Dec 05, 2018

Post-AT Thoughts

“To the untrained eye, ego-climbing and selfless climbing may appear identical. Both kinds of climbers place one foot in front of the other. Both breathe in and out at the same rate. Both stop when tired. Both go forward when rested. But what a difference! The ego-climber is like an instrument that’s out of adjustment. He puts his foot down an instant too soon or too late. He’s likely to miss a beautiful passage of sunlight through the trees. He goes on when the sloppiness of his step shows he’s tired. He rests at odd times. He looks up the trail trying to see what’s ahead even when he knows what’s ahead because he just looked a second before. He goes too fast or too slow for the conditions and when he talks his talk is forever about somewhere else, something else. He’s here but he’s not here. He rejects the here, he’s unhappy with it, wants to be farther up the trail but when he gets there will be just as unhappy because then it will be “here”. What he’s looking for, what he wants, is all around him, but he doesn’t want that because it is all around him. Every step’s an effort, both physically and spiritually, because he imagines his goal to be external and distant.”

— Robert Pirsig, Zen and the Art of Motorcycle Maintenance

While it wasn't sunshine and rainbows all the way to Maine, my hike on the Applachian Trail has without a doubt had a positive impact on my life. Now that the dust has settled somewhat in the two months since my finishing, I thought it would be a good idea to go over my post-trail thoughts.

So far since coming back, nearly every friend I've run into has asked me what experiences meant the most to me, what life lessons I learned out there, or how the trail has changed me as a person. Initially I responded by saying that the trail was a fantastic adventure, but I quickly became frustrated by the fact that I rarely had a good answer for them. In fact, barring some knee pain, an enormous beard, and a ravenous appetite that didn't diminish for weeks, I still felt like the same person. Panic soon ensued. Had I just wasted six entire months doing nothing but bumming around in the woods?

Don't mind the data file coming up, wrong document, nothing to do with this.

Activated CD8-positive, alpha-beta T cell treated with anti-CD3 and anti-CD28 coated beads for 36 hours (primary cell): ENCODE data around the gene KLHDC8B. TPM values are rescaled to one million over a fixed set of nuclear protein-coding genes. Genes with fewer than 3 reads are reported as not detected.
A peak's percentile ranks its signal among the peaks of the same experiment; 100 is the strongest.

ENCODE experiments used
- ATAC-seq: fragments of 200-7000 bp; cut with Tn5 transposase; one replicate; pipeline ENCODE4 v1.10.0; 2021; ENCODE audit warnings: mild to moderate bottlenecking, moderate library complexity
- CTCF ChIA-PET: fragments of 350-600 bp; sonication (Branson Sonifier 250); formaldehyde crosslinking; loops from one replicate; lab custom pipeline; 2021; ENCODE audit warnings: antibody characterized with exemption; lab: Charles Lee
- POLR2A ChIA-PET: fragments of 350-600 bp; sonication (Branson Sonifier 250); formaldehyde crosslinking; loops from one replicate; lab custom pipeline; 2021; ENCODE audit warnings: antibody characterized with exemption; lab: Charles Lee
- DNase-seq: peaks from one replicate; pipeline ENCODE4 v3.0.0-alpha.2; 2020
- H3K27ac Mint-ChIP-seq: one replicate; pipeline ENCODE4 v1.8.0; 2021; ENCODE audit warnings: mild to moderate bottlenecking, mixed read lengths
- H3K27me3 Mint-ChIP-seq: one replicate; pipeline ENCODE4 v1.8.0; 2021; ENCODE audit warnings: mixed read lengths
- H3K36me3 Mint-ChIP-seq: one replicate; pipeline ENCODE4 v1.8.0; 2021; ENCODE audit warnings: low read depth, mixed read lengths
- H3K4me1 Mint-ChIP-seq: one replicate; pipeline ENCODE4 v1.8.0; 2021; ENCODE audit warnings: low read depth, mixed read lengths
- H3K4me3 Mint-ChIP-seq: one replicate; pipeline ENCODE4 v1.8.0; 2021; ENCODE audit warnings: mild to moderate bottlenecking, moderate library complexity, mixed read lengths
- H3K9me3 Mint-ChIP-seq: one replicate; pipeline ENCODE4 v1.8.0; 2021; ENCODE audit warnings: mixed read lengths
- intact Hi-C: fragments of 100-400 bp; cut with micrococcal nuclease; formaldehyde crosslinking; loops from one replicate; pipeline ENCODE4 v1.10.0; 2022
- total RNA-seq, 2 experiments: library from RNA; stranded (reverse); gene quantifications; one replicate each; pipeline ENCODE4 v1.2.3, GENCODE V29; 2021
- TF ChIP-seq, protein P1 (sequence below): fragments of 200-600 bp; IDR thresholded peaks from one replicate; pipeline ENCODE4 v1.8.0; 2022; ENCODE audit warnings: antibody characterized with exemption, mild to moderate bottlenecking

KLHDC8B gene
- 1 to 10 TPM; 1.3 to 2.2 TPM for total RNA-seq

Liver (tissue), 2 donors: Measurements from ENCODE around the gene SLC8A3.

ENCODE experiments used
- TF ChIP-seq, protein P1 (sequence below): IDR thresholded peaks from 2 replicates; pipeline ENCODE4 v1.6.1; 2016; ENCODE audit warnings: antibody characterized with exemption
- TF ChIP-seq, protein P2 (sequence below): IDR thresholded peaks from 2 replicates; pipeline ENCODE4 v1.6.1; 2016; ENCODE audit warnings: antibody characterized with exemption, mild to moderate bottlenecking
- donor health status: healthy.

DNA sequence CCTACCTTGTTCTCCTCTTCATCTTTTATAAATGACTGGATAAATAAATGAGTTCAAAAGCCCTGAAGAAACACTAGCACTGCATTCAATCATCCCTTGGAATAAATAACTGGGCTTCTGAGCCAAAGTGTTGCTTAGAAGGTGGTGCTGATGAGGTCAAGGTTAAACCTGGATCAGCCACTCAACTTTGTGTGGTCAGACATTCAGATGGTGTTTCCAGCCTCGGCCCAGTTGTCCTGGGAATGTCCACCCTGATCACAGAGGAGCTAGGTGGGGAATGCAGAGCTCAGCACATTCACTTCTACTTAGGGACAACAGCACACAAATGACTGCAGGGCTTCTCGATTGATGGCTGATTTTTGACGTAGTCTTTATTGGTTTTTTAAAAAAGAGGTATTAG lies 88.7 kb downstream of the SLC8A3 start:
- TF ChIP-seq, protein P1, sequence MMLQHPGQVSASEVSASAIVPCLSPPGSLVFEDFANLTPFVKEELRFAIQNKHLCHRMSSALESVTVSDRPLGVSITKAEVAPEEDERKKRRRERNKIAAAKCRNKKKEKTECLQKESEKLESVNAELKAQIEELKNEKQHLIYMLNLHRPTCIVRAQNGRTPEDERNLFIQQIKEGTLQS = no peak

Well, yes, but that's not really the point. The point was that people seemed to expect something to show for all that time spent walking, panting, sweating, pooping in holes, and sleeping outside. Admittedly, when I talk about "people," I'm mostly talking about myself. Hearing other people ask me these questions only made me turn further inward looking for an answer. But maybe this lack of a clear lesson was a lesson in and of itself: the people who hike the trail (or pursue any endeavor perceived to be huge or daunting) shouldn't focus on what they get out of it once they're done. The AT is a trek that can be as unfathomably long as it can be mind-numbingly tedious. Even though it's easy (and tempting) to think about the last mountain every single day, that end will remain out of sight and feel impossibly distant up until the last hundred miles. Agonizing like that, day after day, across 14 states on foot isn't a hike so much as a really shitty way of traveling 2,200 miles. Or going nuts.

Instead of focussing on how I've changed, I think it makes more sense to reflect on the experiences I've had out there that have broadened my perspective. I slept outside more times than I can count, gotten a hitch out of Poplar Hill, Virginia from a 400-pound lumberjack nicknamed "Booger;" stayed with a cult in Rutland, Vermont; helped build bunks at a hostel in Roan Mountain, TN; hiked through the White Mountains with my brother; forded rivers in Maine; and accepted many random acts of kindness with much thanks from total strangers (as well as amazing friends) all across the east coast. If you were one of these people, you're awesome, and my hike wouldn't have been the same without you. These encounters mean far more to me than any lesson I could have learned.

That said, I have felt a lot more patient lately. Before my hike, driving behind somebody going five below the speed limit would have given me hives. Now, I sometimes catch myself doing the same thing, and feign indignation when angry commuters lean on their horns and pass me. Waiting for a bus, a delivery, or a friend's arrival doesn't bother me nearly as much as it used to. Something from past experience tells me that as long as something is willingly determined to make it to its destination, it'll get there one way or another.